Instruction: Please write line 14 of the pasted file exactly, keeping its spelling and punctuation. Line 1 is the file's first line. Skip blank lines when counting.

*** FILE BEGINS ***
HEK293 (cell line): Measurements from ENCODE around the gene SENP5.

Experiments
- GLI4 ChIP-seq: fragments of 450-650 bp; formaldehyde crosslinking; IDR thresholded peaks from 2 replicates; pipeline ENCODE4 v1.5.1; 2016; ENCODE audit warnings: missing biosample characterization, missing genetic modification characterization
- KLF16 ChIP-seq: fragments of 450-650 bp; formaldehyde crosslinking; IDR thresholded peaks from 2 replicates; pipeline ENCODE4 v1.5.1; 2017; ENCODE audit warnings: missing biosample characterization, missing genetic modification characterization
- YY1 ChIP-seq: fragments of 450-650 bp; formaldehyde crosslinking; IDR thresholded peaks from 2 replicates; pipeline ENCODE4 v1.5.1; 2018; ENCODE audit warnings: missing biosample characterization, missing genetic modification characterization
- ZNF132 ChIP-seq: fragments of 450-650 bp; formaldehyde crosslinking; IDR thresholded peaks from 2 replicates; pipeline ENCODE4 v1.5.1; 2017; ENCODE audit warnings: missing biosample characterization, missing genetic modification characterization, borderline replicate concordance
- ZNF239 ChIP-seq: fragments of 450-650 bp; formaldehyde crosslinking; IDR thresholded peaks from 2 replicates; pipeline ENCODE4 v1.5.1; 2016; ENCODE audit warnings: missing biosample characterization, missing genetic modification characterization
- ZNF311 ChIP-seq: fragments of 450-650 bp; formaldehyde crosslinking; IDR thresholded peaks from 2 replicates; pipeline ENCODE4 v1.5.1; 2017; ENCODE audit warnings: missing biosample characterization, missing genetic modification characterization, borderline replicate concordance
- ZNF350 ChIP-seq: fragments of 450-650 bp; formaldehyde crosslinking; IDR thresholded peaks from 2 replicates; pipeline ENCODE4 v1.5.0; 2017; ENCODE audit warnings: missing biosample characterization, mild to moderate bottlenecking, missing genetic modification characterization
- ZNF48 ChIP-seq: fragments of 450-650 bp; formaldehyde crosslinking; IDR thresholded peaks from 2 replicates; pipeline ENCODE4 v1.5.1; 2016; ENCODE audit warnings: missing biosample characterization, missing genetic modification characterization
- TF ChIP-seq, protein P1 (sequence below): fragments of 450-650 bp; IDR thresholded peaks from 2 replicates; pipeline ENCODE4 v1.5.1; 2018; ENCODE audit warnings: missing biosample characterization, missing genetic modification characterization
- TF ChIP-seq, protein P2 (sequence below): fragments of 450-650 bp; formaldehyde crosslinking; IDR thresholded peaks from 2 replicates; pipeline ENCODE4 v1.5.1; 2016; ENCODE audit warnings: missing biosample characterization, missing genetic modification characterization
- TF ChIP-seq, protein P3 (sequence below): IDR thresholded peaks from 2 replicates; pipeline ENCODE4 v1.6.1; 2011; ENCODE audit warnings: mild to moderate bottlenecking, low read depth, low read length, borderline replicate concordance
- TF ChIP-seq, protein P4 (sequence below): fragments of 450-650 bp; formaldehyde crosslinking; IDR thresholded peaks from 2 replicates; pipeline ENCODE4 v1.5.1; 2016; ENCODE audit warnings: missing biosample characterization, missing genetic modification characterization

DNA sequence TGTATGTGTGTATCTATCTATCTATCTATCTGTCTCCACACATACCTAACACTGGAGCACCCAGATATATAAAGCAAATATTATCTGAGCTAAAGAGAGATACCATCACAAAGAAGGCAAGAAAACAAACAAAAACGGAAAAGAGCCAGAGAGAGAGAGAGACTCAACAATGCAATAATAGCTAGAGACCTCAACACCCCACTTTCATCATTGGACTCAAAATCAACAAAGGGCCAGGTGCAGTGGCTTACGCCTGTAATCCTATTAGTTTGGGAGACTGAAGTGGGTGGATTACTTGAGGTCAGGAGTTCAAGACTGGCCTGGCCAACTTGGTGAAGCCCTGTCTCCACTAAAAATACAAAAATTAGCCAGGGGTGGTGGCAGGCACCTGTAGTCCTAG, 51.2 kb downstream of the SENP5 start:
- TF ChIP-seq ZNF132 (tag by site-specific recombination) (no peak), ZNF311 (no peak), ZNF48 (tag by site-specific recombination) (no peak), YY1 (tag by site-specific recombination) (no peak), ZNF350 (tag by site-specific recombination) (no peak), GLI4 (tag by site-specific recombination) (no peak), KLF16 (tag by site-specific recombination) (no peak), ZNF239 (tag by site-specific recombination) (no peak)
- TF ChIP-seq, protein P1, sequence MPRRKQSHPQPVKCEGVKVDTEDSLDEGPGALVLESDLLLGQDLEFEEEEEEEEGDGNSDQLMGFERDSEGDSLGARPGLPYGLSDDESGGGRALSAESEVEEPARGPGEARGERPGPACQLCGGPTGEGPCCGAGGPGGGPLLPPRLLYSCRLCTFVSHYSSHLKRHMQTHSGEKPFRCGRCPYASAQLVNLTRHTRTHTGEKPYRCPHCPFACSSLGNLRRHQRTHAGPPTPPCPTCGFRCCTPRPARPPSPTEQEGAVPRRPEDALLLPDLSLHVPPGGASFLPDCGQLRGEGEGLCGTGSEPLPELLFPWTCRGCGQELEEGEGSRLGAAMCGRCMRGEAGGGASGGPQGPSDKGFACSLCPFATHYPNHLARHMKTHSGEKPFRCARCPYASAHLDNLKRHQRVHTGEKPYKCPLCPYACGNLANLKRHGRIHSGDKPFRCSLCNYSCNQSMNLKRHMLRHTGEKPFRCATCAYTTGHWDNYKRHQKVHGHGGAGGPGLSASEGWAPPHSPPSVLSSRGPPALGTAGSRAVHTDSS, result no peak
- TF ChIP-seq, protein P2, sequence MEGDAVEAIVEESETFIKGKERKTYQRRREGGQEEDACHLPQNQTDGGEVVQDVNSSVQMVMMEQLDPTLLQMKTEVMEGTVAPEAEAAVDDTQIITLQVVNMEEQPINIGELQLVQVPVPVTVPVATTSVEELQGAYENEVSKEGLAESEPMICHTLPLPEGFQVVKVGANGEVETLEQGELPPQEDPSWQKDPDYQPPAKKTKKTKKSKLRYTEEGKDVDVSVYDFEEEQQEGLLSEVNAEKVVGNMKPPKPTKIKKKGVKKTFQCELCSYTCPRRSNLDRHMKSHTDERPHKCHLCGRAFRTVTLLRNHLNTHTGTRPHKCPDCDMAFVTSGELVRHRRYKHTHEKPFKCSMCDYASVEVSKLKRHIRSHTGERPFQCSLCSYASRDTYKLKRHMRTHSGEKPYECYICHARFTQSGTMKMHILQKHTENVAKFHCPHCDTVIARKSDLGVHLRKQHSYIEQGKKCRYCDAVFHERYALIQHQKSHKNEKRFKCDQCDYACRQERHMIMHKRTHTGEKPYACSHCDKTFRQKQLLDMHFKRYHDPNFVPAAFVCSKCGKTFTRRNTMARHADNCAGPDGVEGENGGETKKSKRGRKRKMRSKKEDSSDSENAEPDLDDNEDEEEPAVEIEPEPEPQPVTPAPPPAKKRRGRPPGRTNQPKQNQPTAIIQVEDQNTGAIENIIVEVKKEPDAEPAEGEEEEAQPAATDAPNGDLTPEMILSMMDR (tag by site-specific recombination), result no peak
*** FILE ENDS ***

- TF ChIP-seq, protein P4 (sequence below): fragments of 450-650 bp; formaldehyde crosslinking; IDR thresholded peaks from 2 replicates; pipeline ENCODE4 v1.5.1; 2016; ENCODE audit warnings: missing biosample characterization, missing genetic modification characterization